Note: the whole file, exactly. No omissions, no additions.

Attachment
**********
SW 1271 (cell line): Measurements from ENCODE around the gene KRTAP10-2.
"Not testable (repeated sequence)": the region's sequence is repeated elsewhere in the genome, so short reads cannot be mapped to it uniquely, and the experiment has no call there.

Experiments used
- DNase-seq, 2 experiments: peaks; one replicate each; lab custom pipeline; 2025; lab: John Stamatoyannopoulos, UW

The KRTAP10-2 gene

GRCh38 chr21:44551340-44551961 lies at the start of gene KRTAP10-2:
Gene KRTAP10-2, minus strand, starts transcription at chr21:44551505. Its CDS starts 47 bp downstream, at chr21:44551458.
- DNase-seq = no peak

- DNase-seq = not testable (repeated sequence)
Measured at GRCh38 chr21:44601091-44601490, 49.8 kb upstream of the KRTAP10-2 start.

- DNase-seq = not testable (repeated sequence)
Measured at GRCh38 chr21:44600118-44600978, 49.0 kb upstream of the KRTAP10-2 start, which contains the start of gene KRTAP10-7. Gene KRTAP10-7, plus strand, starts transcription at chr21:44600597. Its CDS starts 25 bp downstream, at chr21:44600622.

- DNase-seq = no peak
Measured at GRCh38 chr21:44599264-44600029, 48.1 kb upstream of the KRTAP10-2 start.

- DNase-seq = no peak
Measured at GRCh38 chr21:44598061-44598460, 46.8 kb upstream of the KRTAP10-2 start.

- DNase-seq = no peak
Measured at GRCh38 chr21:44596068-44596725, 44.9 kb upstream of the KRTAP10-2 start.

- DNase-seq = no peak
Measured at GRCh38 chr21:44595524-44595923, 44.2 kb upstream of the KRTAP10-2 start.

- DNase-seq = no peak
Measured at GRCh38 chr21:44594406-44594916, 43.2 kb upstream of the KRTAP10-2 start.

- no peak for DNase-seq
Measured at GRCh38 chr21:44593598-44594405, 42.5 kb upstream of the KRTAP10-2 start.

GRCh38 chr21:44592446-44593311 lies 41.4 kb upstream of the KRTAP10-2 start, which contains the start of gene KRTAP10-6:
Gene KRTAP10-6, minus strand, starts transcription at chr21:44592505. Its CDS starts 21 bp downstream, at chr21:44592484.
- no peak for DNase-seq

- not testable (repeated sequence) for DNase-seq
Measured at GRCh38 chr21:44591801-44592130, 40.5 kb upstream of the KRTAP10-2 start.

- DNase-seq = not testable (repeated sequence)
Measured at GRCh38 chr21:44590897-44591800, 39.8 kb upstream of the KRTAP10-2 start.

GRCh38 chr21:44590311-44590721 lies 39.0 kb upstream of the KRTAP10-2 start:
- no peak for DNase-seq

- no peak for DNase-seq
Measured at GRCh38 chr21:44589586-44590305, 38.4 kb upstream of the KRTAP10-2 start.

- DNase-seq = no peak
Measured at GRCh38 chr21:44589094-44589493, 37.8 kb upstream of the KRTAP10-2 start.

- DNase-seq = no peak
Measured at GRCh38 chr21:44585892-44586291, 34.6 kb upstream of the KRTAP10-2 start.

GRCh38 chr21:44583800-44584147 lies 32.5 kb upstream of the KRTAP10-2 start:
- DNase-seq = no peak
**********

SW 1271 (cell line): Measurements from ENCODE around the gene KRTAP10-2.
"Not testable (repeated sequence)": the region's sequence is repeated elsewhere in the genome, so short reads cannot be mapped to it uniquely, and the experiment has no call there.

Experiments used
- DNase-seq, 2 experiments: peaks; one replicate each; lab custom pipeline; 2025; lab: John Stamatoyannopoulos, UW

The KRTAP10-2 gene

GRCh38 chr21:44551340-44551961 lies at the start of gene KRTAP10-2:
Gene KRTAP10-2, minus strand, starts transcription at chr21:44551505. Its CDS starts 47 bp downstream, at chr21:44551458.
- DNase-seq = no peak

- DNase-seq = not testable (repeated sequence)
Measured at GRCh38 chr21:44601091-44601490, 49.8 kb upstream of the KRTAP10-2 start.

- DNase-seq = not testable (repeated sequence)
Measured at GRCh38 chr21:44600118-44600978, 49.0 kb upstream of the KRTAP10-2 start, which contains the start of gene KRTAP10-7. Gene KRTAP10-7, plus strand, starts transcription at chr21:44600597. Its CDS starts 25 bp downstream, at chr21:44600622.

- DNase-seq = no peak
Measured at GRCh38 chr21:44599264-44600029, 48.1 kb upstream of the KRTAP10-2 start.

- DNase-seq = no peak
Measured at GRCh38 chr21:44598061-44598460, 46.8 kb upstream of the KRTAP10-2 start.

- DNase-seq = no peak
Measured at GRCh38 chr21:44596068-44596725, 44.9 kb upstream of the KRTAP10-2 start.

- DNase-seq = no peak
Measured at GRCh38 chr21:44595524-44595923, 44.2 kb upstream of the KRTAP10-2 start.

- DNase-seq = no peak
Measured at GRCh38 chr21:44594406-44594916, 43.2 kb upstream of the KRTAP10-2 start.

- no peak for DNase-seq
Measured at GRCh38 chr21:44593598-44594405, 42.5 kb upstream of the KRTAP10-2 start.

GRCh38 chr21:44592446-44593311 lies 41.4 kb upstream of the KRTAP10-2 start, which contains the start of gene KRTAP10-6:
Gene KRTAP10-6, minus strand, starts transcription at chr21:44592505. Its CDS starts 21 bp downstream, at chr21:44592484.
- no peak for DNase-seq

- not testable (repeated sequence) for DNase-seq
Measured at GRCh38 chr21:44591801-44592130, 40.5 kb upstream of the KRTAP10-2 start.

- DNase-seq = not testable (repeated sequence)
Measured at GRCh38 chr21:44590897-44591800, 39.8 kb upstream of the KRTAP10-2 start.

GRCh38 chr21:44590311-44590721 lies 39.0 kb upstream of the KRTAP10-2 start:
- no peak for DNase-seq

- no peak for DNase-seq
Measured at GRCh38 chr21:44589586-44590305, 38.4 kb upstream of the KRTAP10-2 start.

- DNase-seq = no peak
Measured at GRCh38 chr21:44589094-44589493, 37.8 kb upstream of the KRTAP10-2 start.

- DNase-seq = no peak
Measured at GRCh38 chr21:44585892-44586291, 34.6 kb upstream of the KRTAP10-2 start.

GRCh38 chr21:44583800-44584147 lies 32.5 kb upstream of the KRTAP10-2 start:
- DNase-seq = no peak